Lebanon’s brain drain

Marketplace Staff Aug 31, 2006

SCOTT JAGOW: Go to any continent in the world, and you will probably find a Lebanese community there. For the past century, Lebanese have traveled across the world, seeking money, securitya€¦and peace. Now, it’s estimated that 16 million Lebanese live outside Lebanon, a country of just under 4 million people. This latest conflict has prompted even more Lebanese to flee. And as Ben Gilbert reports, that could have major economic consequences for the country as it tries to rebuild.


BEN GILBERT: Even before the war between Israel and Hezbollah, Lebanon had a lot of problems. Political instability was compounded last year by several high-profile assassinations. Corruption is rampant, pay is low and unemployment is high. For 27-year-old Hassan Barwad, the war was the last straw:

HASSAN BARWAD:“Me and my friends were planning to hang out on the beach. Next thing you know, we got missiles and bombs coming in.”

So Barwad bought a one-way ticket to Toronto at Syrian Airlines in Damascus. Like hundreds of thousands of Lebanese, he holds dual citizenship. His family moved to Canada when he was nine, to escape Lebanon’s civil war. He and his family came back five years ago. But now, with Lebanon at the epicenter of the Middle East conflict, Barwad is ready to leave this chaotic region behinda€¦

BARWAD:“I mean, you’ve got the Jews who believe that this is their land, and you’ve got the Muslims saying that “OK, they left their land, now they want it back, that’s not fair. And you’ve got the economists saying that it’s not about religion, it’s about the money. And it’s just so complicated I don’t even want to deal with it anymore. I just don’t want to deal with it.”

Barwad has a degree in graphic design. He has a website. He’s tech saavy. Not to mention, a smart dresser. He’s an artist, he says, and he doesn’t think that will fly in Lebanon. BARWAD:“I don’t think I’m coming back. It’s not because I don’t like it, it’s because of my work.”Economist Kamal Hamdan estimates that as many as 400,000 Lebanese have left in the last six weeks. That’s 8 percent of the country’s population.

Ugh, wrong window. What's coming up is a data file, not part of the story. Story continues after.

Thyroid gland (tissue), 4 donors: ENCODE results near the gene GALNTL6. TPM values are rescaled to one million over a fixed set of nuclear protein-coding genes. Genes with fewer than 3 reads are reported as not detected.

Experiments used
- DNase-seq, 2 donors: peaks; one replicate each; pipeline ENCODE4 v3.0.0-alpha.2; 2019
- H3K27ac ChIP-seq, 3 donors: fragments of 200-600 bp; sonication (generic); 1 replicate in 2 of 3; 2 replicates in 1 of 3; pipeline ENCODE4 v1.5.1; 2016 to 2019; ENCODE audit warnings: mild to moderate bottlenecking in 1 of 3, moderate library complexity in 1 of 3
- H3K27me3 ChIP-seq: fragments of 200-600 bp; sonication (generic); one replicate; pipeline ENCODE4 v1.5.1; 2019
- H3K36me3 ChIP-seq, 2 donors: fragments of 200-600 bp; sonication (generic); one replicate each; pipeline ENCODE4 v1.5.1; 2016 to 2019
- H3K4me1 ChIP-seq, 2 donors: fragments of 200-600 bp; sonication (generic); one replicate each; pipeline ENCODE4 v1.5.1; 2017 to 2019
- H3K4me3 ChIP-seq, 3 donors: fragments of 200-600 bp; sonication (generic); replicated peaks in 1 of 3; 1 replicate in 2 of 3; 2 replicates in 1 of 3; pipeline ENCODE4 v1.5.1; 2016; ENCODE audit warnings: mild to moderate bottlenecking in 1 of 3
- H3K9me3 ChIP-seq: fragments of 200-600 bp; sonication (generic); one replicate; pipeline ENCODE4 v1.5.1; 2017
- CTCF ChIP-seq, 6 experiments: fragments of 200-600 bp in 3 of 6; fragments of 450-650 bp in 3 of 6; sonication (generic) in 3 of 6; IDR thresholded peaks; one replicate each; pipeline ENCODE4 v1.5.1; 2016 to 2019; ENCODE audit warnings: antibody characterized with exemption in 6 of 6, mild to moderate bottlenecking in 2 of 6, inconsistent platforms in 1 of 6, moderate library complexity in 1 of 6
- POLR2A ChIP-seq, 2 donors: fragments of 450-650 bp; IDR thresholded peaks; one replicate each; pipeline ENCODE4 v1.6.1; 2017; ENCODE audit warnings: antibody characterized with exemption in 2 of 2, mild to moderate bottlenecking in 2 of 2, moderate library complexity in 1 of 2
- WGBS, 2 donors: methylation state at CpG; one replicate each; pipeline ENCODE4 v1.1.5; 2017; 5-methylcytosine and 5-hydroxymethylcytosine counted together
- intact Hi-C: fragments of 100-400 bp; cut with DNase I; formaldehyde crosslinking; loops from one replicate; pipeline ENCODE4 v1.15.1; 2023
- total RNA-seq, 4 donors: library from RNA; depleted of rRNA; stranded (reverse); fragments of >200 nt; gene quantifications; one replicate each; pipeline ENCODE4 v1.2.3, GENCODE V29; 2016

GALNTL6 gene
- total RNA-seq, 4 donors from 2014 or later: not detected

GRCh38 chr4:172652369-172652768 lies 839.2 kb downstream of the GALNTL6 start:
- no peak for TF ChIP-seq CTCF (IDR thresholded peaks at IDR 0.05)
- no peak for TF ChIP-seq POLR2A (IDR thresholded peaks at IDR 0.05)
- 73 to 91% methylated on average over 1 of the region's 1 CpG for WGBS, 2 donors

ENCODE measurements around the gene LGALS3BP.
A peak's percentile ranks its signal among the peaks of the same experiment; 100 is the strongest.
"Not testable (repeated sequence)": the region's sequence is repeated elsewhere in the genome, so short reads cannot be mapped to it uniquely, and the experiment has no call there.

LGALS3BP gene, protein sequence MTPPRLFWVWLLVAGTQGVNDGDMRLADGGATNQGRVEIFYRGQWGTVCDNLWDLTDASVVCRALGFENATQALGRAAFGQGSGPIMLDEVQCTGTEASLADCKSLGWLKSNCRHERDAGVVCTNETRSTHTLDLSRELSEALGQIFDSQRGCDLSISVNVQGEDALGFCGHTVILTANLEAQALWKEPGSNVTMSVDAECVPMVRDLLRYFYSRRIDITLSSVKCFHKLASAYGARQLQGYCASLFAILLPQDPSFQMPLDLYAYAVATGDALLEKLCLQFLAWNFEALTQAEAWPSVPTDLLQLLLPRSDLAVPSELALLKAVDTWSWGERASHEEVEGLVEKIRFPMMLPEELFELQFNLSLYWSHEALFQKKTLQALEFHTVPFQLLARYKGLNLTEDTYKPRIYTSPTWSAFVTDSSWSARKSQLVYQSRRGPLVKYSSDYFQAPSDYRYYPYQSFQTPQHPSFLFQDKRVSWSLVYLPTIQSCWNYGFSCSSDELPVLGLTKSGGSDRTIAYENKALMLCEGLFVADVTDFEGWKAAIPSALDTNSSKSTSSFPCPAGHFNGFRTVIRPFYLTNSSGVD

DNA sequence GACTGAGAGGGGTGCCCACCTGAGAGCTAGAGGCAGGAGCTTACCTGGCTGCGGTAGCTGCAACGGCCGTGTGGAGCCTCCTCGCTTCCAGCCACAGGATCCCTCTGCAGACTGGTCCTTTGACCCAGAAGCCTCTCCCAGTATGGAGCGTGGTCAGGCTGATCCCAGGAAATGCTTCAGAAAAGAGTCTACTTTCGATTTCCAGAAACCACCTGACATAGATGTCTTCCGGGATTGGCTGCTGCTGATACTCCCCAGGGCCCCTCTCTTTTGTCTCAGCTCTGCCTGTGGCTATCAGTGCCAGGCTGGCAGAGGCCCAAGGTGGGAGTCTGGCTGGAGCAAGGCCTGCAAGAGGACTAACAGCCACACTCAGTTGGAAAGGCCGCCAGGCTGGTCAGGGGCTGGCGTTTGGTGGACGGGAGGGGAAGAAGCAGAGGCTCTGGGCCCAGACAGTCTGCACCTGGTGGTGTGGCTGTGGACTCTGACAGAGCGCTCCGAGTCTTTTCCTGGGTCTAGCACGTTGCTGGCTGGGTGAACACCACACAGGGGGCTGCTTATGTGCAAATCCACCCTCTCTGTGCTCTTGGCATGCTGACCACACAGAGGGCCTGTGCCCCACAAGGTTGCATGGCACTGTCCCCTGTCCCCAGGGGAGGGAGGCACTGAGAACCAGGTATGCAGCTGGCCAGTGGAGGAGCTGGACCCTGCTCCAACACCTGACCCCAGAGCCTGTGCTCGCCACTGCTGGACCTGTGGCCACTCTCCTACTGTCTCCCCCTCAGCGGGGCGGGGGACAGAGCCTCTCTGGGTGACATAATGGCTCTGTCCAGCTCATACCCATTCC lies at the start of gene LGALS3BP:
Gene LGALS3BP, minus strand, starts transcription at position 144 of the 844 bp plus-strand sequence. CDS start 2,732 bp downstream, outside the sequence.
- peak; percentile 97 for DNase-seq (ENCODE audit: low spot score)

KAMAL HAMDAN:“This is major issue. Because, those that went out of Lebanon are in general the upper-middle, are more proportionately represented in upper-middle class, in the professional intelligentsia.”

Hamdan says that businessmen, doctors, lawyers, teachers and thinkers are leaving. In a country with few natural resources, they represent lebanon’s biggest asset. Hamdan says these Lebanese are less beholden to the religious differences and ethnic divisions that have caused tensions in Lebanon. They also represent the class that can help to enrich the country both intellectually and financially.

HAMDAN:“When this migrated population tends to stay outside, it will have very negative impact on the economic prospect of Lebanon.”

MARWAN AMOOR:“I’ve been twice. Since last week I’ve been twice to the Canadian embassy.

Twenty-seven-year-old Marwan Amoor is a salesman at a Radio Shack in Beirut.

AMOOR: I have to go. I have to go in any way because there’s no way to survive here, if the situation will stay like this.”

Amoor works 40 hours and attends 18 hours of class a week. His family is poor. They’re farmers from Lebanon’s Chouf Mountains. Marwan makes $450 a month. And there’s not much hope of making more. Like many Lebanese, the war has only dimmed his economic prospects, and increased his desire to get out.

AMOOR:“Lebanon has always been as a place of war. We have waited till 10 years, we tried to build Lebanon. We had two successful summers. These two successful summers made a lot of money to Lebanon. But today Lebanon is down again.”

Economist Hamdan says the key is to try to stabilize the situation as fast as possible, to keep ambitious and smart, young hardworking people like Amoor and Barwad in the country, and to convince those who left that Lebanon is a country worth coming back to.

HAMDAN: This transitional period will play a big role in the return migration to Lebanon. If things seem to be very complicated . . . or more instability with respect to Israel, to Syria or to internal conflict, I think the pattern of return migration will be very slow.

Hamdan says he has plans to stick around, but he’s happy that his daughter started her studies in Paris shortly before the war began. She joins her two brothers as Lebanese living outside the country. They don’t have plans to return anytime soon.

In Beirut, I’m Ben Gilbert for Marketpalce.

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